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July Talk: Love Lives Here Goes Behind The Scenes of an Unconventional Rock Show

Director Brittany Farhat captures the tension and magic of a drive-in pandemic performance in her debut feature film.

by Stephan Boissonneault 

It was an unbelievably dry July 2020 day as videographer/director Brittany Farhat, armed with a camera and a few microphones, pulled up to The Stardust Theatre in Sharon, ON. The drive-in theatre had been hosting old school movie experiences since 1955, and very soon it would become a beacon of light for a fractured music scene; one that was put on ice due to the COVID-19 pandemic. In two months time, July Talk, one of the biggest indie rock bands from Toronto, would be playing two live shows at the Stardust Drive-In, and Farhat made it her mission to document it.

The Stardust was the backdrop for Farhat’s first feature length film, July Talk: Love Lives Here, an almost completely black-and-white documentary that follows July Talk as they prepare for their monumental undertaking, contemplating their future as a band in a confusing world, while dealing with a global health crisis. There’s also a treasure trove of archival footage that shows July Talk’s humble beginnings as they grow into a band that skyrockets into international stardom. It’s at times a very vulnerable film, following July Talk co-founders, Peter Dreimanis and Leah Fay Goldstein, around their house as they talk about burnout and rehearsals, as well as their community-driven team.

“I wanted this film to be for the fans, but also accessible to anyone who doesn’t even necessarily know the band,” Farhat tells RANGE from her home in Grand Bend, ON. “I also figured out early on that I wanted a behind-the-scenes look at the planning of the shows from more of a technical side, really focusing on some members of July Talk’s team who are usually in the shadows.”

When she arrived on the first day of shooting—that very dry day in July—Farhat thought her film would be no more than 15 minutes. “I thought it was going to be a recap film of some kind,” she says. “But when I arrived at this dusty ground, I felt a lot of tension from the band being like ‘How the hell are we going to do this?’ and of course because of the pandemic, we couldn’t be near each other. This was the first time I was meeting the band, and we couldn’t shake hands or hug, so it was very weird. I knew I wanted to capture every moment of that wild ride.”

Still, it wasn’t until after the drive-in shows, when she started digging through all of her footage, that Farhat knew she had a film. Keep in mind—this was during the thick of the pandemic, so like many of us, Farhat was trapped in her house. Along with her partner, Matthew Fong, she dove into the editing process and had multiple intimate and intense follow-up calls with Dreimanis, Goldstein, and other band members Ian Docherty (lead guitarist), Josh Warburton (bassist), and Danny Miles (drummer). July Talk would also send voice recordings and selfie videos to Farhat for more context, as they couldn’t meet in person.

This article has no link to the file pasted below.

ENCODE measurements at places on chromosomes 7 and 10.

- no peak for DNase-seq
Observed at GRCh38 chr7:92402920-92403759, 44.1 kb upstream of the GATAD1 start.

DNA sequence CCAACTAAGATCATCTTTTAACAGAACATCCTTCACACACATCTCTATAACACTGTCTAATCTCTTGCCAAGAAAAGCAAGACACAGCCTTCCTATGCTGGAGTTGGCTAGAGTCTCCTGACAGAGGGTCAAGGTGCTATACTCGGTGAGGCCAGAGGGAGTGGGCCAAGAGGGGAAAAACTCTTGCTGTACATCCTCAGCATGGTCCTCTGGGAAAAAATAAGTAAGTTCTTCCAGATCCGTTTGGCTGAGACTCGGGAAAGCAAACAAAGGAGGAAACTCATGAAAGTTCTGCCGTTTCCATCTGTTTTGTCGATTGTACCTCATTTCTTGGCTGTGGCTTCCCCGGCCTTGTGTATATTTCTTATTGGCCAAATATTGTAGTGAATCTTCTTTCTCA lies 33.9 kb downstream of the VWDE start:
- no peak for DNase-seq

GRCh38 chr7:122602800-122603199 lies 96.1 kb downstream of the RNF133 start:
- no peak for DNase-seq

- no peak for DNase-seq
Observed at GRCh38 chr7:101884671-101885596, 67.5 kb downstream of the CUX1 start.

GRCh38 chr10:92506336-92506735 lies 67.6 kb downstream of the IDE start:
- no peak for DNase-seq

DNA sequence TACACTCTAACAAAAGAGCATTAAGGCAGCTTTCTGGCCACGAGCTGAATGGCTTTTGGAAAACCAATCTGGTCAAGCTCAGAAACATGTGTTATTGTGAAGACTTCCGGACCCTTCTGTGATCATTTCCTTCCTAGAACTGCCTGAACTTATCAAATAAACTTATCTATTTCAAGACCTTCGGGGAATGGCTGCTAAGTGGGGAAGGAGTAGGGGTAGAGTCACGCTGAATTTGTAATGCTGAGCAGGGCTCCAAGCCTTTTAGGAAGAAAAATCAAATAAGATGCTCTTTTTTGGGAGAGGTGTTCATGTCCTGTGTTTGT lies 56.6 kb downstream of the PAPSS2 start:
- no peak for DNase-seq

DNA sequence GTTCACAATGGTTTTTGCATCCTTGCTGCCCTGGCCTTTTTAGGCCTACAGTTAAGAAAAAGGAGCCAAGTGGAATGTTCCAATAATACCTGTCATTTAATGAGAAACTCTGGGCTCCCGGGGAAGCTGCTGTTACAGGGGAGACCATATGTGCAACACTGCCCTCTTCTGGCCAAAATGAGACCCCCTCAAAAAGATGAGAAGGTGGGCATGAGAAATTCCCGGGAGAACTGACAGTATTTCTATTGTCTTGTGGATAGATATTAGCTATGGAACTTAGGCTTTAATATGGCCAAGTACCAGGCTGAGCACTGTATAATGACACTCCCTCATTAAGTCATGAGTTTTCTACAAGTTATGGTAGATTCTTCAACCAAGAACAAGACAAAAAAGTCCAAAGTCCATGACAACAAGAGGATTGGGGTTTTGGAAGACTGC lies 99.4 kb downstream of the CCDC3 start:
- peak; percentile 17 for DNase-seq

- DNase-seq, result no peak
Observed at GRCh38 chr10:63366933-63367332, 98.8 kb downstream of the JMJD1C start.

The whole process took around 18 months, but there was a point when Farhat decided she needed more of a story leading up to these drive-in concerts. July Talk happily obliged and handed her close to all of the footage they had from their 10 years of touring the world—filmed with beautiful 16mm shots by Mike McLaughlin and music video shoots from Calm Elliott-Armstrong. Farhat had hit the jackpot. “I remember the day when they handed me this huge cardboard box of like 50 hard drives,” she laughs. “It was like opening a secret vault, and I really wanted to honour that and really take my time choosing the right footage to contextualize the whole thing.”

As a music fan, this was an awesome endeavour for Farhat. She recalls blasting her speakers super loud to capture the energy of the July Talk live shows and the documentary tid-bit moments of the band in a van or hanging out before a show. 

There’s one shot from the film that Farhat calls Love Lives Here’s “magic moment.” Goldstein says hello to all of the July Talk fans, walks to the cars at the drive-in show, climbs on top of one and lays down on its roof, gazing at the night sky. A drone camera follows Goldstein and slowly moves up in the air until all the cars are in frame. Goldstein asks everyone to “turn on their four ways” and a wave of blinker lights take up the screen. “The drive-in show was directed by Adam Crosby, who is an amazing cinematographer and editor, and we as a documentary crew were capturing this ballet of a film crew also working together,” Farhat says. “So during the scene, I recorded their walkies to capture the audio of the film crew getting this drone shot to show how many people were working in tandem to make this art piece.”

Loves Lives Here isn’t a conventional band documentary; it’s a human interest story, one that never would’ve happened if it wasn’t for the world shutting down, and one that shows the lengths people will go to find a little light in the darkness.. 

July Talk: Love Lives Here screens July 7 at Westdale Theatre (Hamilton, ON) and July 8 at Revue Cinema (Toronto, ON).